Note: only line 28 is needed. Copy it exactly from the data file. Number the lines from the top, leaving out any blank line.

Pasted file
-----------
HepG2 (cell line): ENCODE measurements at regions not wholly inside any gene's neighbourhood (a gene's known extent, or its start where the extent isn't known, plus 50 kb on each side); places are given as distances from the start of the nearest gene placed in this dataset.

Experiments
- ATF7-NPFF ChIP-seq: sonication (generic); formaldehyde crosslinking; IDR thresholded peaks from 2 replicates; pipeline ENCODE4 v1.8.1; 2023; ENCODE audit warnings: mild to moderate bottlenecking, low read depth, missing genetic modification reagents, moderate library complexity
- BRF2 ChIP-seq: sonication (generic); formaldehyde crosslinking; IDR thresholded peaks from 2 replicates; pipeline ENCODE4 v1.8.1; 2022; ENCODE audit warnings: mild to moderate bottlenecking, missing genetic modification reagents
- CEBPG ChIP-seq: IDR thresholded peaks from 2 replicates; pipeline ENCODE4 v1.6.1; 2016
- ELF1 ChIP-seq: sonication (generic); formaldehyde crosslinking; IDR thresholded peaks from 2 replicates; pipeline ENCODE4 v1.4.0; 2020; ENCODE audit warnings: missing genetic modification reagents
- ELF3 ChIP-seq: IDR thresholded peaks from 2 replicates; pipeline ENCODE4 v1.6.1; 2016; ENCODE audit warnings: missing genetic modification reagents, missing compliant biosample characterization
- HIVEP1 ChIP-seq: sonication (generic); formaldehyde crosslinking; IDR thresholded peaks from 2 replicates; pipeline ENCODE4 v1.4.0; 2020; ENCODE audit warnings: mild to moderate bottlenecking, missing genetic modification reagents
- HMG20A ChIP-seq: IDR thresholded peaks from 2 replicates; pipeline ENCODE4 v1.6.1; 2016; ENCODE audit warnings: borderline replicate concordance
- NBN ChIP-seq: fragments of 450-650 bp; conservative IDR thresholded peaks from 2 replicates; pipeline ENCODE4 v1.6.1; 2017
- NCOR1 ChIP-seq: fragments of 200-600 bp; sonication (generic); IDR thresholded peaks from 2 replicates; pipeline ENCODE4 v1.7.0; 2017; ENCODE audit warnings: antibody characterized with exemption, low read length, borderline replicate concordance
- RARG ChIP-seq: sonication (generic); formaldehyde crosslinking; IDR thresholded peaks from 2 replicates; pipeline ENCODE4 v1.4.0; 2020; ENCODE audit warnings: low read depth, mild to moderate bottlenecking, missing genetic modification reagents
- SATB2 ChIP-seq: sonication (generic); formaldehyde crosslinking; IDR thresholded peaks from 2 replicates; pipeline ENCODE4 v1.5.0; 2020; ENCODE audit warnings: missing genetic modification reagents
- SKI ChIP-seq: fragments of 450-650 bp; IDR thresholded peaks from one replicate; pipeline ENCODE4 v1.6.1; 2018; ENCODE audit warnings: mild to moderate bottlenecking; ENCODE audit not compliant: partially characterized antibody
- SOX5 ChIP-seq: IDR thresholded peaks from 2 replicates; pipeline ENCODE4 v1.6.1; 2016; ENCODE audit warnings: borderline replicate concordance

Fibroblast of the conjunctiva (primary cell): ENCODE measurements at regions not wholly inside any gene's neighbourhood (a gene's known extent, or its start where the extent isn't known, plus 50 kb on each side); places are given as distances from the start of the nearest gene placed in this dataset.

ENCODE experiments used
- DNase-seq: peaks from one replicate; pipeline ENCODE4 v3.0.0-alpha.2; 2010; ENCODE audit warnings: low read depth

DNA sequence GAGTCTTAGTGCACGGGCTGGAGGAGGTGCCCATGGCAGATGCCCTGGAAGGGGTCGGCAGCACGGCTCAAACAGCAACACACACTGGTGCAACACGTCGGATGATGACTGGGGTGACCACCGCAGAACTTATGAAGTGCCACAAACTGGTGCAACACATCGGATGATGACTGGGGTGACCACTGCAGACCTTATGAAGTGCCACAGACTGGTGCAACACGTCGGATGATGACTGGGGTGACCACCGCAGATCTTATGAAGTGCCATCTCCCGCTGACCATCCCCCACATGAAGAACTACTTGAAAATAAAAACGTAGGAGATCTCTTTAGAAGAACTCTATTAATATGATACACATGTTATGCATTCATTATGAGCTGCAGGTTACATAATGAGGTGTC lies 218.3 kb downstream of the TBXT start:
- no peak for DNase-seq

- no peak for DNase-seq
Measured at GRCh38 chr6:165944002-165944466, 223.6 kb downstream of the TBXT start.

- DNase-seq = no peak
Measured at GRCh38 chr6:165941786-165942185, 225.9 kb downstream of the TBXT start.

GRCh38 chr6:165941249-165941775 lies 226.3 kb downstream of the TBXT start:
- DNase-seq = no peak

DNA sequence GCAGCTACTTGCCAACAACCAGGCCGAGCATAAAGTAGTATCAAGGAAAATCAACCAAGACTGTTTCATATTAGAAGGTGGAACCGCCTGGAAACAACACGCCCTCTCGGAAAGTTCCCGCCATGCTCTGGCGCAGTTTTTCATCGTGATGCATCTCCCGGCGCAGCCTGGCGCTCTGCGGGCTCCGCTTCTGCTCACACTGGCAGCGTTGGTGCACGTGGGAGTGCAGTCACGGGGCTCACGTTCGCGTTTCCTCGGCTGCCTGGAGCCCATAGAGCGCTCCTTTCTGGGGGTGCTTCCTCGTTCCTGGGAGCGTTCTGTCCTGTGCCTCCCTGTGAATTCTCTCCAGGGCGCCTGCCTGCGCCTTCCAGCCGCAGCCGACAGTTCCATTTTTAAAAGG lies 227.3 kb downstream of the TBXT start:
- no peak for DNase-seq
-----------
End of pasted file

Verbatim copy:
- no peak for DNase-seq